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Thread: Am I a Independent Contractor?

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    Question Am I a Independent Contractor?

    I am working as a License Massage Therapist.

    I choose what days and hours I would like to work.
    If I need the day off or any time off. I let the business know in advance. And if possible I will find another LMT to be oncall when I am not there.
    I have the right to refuse to work on a client if I can not help the client feel better.
    I work at more than 1 location for 2/3 business. I have business cards.
    I own my own Table, Chairs, etc...
    But the locations I practice massage they provide the table and room for me.
    I have a business license for one of the locations to practice massage because of being concidered an I.C. now I'm being told I am an employee.
    And I need to pay booth rent to practice massage at the one location to prove that I own my own business.

    I buy stuff that I need, Cream, sheets, professional clothing to work in, any extra products.

    AM I - I.C. or employee?

    State is saying I am not an I.C.

    Thoughts...

    Thanks for everyone's help.

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    Member Needs New Keyboard Array MyITGuy's Avatar
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    Sounds like an independent contractor to me.

    Here's an IRS Publication that might answer some questions, and you could always submit a form to them to have them determine your status...but the points below would make you a contractor in my opinion:
    You provide your services to several clients.
    You specify the time you work
    You have the right to refuse to work on certain clients.
    You purchase/provide your own supplies.
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    root Array Harold Mansfield's Avatar
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    Buying supplies doesn't make you an independent contractor. Plenty of people in plenty of industries buy their own supplies, tools, and have to obtain licenses or work permits for jobs.

    When I was a bartender I needed 3 permits to work.
    When I was a Limo driver, I purchased my own liquor, glasses, decor, and satellite radio for my car.
    For bigger cars I needed a CDL license.

    Whether or not they take the normnal employee taxes out of your paycheck is the difference.

    If you are an independent contractor you'd know it because they'd have to fill out a 1099.
    If you get a pay check and state and federal taxes are taken out, you are not an independent contractor.
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    Quote Originally Posted by Harold Mansfield View Post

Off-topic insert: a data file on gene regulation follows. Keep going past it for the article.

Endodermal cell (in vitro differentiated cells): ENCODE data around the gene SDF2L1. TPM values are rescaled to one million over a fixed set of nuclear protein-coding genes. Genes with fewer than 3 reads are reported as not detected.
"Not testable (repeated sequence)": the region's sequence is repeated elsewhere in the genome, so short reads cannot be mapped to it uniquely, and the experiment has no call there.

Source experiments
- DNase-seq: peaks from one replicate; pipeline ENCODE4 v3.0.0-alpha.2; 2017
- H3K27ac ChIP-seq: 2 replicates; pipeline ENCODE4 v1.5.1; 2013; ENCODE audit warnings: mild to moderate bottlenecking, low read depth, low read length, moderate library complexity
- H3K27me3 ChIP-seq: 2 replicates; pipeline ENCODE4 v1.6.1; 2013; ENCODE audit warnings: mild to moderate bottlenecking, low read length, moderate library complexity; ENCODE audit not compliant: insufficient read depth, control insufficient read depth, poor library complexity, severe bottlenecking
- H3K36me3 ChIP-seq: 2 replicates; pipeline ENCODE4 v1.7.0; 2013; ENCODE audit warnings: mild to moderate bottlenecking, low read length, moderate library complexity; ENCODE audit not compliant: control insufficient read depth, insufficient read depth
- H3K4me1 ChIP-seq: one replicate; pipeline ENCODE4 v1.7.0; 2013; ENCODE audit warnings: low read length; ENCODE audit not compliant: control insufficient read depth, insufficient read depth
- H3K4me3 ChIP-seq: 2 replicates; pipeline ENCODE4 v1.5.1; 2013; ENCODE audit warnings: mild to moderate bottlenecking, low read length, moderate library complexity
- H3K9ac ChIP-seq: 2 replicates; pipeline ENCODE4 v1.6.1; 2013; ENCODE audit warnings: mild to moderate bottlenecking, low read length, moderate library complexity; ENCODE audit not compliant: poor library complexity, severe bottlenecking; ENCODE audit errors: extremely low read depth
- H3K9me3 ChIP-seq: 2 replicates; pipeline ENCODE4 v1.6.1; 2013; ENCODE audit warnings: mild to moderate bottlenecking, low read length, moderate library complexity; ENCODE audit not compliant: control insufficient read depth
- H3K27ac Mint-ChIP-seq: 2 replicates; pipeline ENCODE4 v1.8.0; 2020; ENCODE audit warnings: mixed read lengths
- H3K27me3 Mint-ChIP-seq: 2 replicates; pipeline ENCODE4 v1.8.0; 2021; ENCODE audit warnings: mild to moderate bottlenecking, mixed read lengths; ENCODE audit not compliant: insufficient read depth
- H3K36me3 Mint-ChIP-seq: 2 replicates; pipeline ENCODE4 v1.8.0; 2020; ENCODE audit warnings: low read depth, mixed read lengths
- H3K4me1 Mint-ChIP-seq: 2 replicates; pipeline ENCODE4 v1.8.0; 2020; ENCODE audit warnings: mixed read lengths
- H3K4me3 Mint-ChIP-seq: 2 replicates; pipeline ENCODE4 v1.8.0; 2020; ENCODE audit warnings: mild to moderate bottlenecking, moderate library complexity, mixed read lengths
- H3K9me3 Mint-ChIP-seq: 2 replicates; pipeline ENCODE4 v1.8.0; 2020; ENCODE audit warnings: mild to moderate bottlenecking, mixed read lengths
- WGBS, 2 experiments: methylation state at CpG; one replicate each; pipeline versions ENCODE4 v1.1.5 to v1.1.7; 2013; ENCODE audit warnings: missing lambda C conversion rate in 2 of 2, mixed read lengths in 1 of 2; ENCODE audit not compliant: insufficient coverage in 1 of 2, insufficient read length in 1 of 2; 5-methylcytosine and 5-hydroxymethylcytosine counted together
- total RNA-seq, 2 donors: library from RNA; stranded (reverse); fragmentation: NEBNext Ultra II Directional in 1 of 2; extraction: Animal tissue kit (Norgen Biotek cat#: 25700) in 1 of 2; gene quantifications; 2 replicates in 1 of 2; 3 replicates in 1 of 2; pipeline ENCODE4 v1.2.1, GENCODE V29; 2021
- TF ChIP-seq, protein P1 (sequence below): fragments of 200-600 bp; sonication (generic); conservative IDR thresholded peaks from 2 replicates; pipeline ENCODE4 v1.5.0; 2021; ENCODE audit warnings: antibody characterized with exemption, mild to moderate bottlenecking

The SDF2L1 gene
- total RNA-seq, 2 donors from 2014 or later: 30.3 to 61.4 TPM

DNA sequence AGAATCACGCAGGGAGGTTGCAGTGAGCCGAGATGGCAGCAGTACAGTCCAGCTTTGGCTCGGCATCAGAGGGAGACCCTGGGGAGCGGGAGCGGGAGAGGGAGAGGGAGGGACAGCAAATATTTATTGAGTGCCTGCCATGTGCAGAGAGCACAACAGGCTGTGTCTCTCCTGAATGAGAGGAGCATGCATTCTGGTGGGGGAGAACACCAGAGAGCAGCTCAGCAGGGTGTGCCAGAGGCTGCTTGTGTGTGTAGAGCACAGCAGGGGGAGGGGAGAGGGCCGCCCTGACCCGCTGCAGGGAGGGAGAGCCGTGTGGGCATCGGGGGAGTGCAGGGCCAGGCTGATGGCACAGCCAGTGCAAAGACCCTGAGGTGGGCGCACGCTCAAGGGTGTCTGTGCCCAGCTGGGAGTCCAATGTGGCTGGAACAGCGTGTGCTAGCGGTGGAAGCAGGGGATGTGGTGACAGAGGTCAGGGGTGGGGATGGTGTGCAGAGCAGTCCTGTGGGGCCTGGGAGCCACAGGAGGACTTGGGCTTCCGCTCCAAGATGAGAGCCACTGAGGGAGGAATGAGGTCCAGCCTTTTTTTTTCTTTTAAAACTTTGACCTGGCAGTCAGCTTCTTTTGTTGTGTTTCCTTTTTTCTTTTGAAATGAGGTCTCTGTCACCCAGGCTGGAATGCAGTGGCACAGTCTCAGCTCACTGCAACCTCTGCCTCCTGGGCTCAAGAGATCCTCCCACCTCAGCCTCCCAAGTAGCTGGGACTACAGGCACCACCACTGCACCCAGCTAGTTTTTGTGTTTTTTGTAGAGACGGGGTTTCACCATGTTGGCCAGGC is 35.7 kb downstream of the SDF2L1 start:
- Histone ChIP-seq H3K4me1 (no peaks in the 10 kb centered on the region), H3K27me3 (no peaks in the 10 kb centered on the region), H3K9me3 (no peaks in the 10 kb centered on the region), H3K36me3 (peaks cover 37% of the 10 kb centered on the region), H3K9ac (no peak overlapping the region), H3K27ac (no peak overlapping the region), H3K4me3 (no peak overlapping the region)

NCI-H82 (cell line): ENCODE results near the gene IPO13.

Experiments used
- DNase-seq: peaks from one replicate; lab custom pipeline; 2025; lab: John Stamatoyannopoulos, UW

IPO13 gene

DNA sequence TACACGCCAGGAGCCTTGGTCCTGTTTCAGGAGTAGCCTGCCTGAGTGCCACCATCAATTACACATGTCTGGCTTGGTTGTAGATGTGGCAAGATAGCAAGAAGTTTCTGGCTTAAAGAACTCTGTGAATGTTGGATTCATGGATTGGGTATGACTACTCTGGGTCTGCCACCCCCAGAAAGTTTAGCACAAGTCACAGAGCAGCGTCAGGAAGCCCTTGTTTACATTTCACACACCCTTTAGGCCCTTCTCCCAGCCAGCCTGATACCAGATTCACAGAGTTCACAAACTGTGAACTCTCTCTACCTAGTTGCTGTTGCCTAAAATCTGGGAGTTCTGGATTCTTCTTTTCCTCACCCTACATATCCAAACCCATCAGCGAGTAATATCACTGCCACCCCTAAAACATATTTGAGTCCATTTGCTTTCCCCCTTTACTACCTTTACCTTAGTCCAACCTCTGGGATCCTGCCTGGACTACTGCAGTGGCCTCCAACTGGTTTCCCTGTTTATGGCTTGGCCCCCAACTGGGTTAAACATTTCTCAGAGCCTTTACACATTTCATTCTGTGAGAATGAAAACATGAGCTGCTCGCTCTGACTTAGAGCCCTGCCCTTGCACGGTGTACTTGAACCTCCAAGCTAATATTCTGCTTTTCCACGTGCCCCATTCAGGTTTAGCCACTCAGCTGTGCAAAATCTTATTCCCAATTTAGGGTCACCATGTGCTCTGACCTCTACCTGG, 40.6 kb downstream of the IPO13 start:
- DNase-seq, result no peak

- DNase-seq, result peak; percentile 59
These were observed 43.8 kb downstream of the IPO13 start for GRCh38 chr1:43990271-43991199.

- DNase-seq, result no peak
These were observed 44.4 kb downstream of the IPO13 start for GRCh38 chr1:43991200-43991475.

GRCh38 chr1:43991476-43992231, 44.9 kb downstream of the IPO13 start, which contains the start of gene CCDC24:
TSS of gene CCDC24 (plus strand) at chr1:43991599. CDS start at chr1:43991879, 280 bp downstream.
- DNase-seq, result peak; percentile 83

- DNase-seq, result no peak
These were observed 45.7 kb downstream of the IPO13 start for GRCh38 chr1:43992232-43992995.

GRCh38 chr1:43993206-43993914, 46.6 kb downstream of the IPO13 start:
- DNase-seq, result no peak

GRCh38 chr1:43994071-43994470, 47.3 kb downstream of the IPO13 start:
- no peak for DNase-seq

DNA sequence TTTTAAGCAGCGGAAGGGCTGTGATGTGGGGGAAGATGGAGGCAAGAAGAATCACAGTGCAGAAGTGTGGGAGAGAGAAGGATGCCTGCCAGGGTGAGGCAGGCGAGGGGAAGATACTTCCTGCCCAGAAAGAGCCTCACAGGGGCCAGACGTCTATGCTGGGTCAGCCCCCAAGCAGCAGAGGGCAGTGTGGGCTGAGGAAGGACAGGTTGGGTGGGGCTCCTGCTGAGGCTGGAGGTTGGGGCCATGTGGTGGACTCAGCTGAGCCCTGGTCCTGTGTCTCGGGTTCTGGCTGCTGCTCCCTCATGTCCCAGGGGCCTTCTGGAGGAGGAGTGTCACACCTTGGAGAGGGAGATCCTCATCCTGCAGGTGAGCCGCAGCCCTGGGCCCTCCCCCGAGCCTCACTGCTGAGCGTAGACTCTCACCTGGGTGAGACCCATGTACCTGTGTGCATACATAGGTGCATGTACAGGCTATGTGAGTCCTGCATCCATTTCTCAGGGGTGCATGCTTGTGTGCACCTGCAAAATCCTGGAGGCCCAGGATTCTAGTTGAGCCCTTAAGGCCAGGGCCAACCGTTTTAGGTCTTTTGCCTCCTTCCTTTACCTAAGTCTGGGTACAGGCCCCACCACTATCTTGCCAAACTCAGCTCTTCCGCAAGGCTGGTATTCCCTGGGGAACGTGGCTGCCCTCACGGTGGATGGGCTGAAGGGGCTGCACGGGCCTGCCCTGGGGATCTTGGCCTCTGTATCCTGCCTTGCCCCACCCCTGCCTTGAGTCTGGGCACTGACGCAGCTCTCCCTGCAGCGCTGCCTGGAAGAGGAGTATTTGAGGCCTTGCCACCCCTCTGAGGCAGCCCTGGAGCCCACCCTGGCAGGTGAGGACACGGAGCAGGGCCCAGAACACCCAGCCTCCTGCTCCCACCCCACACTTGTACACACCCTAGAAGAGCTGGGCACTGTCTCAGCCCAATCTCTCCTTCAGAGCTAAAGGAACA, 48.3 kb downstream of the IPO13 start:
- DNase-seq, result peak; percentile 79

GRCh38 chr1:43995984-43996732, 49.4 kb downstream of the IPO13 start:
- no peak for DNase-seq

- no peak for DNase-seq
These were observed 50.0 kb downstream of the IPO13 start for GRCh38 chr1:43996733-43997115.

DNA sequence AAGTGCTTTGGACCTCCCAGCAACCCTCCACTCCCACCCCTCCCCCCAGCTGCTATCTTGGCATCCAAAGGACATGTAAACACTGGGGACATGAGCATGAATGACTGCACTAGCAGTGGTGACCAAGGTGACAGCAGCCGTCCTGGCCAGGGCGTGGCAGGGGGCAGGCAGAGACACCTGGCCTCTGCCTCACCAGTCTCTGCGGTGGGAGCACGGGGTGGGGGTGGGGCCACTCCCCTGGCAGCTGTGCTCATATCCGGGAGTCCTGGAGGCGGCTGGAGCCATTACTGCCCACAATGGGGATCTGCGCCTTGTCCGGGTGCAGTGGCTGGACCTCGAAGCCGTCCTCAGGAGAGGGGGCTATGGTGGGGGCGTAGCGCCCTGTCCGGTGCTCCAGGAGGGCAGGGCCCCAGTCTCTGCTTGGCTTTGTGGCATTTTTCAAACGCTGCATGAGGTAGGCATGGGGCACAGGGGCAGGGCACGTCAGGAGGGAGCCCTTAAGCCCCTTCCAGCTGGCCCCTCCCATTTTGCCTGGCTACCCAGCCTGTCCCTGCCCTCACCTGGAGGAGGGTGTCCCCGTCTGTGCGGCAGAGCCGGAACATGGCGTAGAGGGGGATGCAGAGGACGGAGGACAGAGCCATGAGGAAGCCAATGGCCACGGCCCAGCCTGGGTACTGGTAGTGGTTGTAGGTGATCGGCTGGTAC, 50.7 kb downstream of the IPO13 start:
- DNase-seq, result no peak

Buying supplies doesn't make you an independent contractor.
    Not on its own merit, but combined with everything else it supports the position of a contractor.
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    Member Needs New Keyboard Array tallen's Avatar
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    One issue may be that, in many situations, you have to get pre-approval from the state of your IC status. The default is almost always that you are considered an employee.

    But here are my questions: Do you WANT to be considered an Independent Contractor? Do the businesses you are working for WANT you to be considered an Independent Contractor?

    For a lot of businesses, there are usually advantages to treating their workers as Independent Contractors rather than employees, but there are hoops to jump through.

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    State is saying I am not an I.C.
    I'm going to take tallen's point a little further. Let's say the state is correct and you're an employee. What happens next, because you're an employee of a business, what do they have to do differently? What do you have to do differently? Did the state provide an explanation of what made them think you were an employee?

    I think you need to investigate further. Being an employee could just mean the "employer" has to withhold taxes from your payment (but only HALF of Social Security and Medicare taxes!) and you get a W-2 at the end of the year instead of a 1099. I think you need to sit down with your "employer" and figure out your next steps.
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    There more than just taxes, there is also liability issue. If she makes a mistake and rubs a client the wrong way, as an employee the company would shoulder the liability, as an IC she would need liability insurance to shield her from such claims. The is also the issue of unemployment benefits. As a IC should would have no unemployment benefits, as an employee she would.
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    Also worker's compensation insurance....

    When the OP says the "state" has determined she is not an IC, it could very well be the Worker's Compensation Board.... this is where the pre-determination of IC status often comes into play.

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    There's actually a 20 point checklist that the IRS uses to determine your eligibility. If you google "irs 20 point checklist for independent contractor" you should get a PDF file as the #1 search return. This explains the entire test to determine if you can legally be an independent contractor or not.

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